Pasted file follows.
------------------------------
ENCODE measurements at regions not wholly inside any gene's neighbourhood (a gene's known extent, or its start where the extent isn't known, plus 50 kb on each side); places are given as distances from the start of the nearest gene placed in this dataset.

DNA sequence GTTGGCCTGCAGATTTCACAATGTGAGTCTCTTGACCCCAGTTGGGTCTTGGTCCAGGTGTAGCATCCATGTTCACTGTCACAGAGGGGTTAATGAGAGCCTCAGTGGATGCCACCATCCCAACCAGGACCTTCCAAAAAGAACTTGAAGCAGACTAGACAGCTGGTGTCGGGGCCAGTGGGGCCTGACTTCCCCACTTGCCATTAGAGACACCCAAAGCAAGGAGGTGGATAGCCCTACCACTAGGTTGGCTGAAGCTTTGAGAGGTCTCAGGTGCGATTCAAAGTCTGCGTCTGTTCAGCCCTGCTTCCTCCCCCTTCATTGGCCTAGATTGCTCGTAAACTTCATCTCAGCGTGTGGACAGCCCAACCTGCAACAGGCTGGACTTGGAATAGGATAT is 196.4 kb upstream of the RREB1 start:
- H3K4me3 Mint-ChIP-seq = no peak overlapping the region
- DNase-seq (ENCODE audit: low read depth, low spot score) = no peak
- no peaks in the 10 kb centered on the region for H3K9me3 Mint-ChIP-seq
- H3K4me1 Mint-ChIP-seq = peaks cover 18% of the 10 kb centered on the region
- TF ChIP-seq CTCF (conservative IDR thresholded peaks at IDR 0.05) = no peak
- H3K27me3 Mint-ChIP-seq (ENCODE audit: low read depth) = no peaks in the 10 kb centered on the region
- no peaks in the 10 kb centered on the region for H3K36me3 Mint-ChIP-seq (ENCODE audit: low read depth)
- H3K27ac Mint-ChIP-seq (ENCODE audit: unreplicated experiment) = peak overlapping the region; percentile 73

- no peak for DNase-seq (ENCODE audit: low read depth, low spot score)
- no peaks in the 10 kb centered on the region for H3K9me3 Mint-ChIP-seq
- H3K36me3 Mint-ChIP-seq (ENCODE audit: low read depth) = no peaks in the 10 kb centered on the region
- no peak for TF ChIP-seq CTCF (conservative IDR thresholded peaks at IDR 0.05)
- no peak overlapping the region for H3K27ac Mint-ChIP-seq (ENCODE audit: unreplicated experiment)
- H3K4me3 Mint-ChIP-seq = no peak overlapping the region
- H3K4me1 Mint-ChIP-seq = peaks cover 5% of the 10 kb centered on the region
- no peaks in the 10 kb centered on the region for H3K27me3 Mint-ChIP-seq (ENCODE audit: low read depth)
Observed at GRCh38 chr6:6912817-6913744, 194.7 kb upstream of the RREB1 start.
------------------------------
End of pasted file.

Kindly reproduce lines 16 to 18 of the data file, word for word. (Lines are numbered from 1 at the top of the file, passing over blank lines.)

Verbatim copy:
- H3K4me3 Mint-ChIP-seq = no peak overlapping the region
- H3K4me1 Mint-ChIP-seq = peaks cover 5% of the 10 kb centered on the region
- no peaks in the 10 kb centered on the region for H3K27me3 Mint-ChIP-seq (ENCODE audit: low read depth)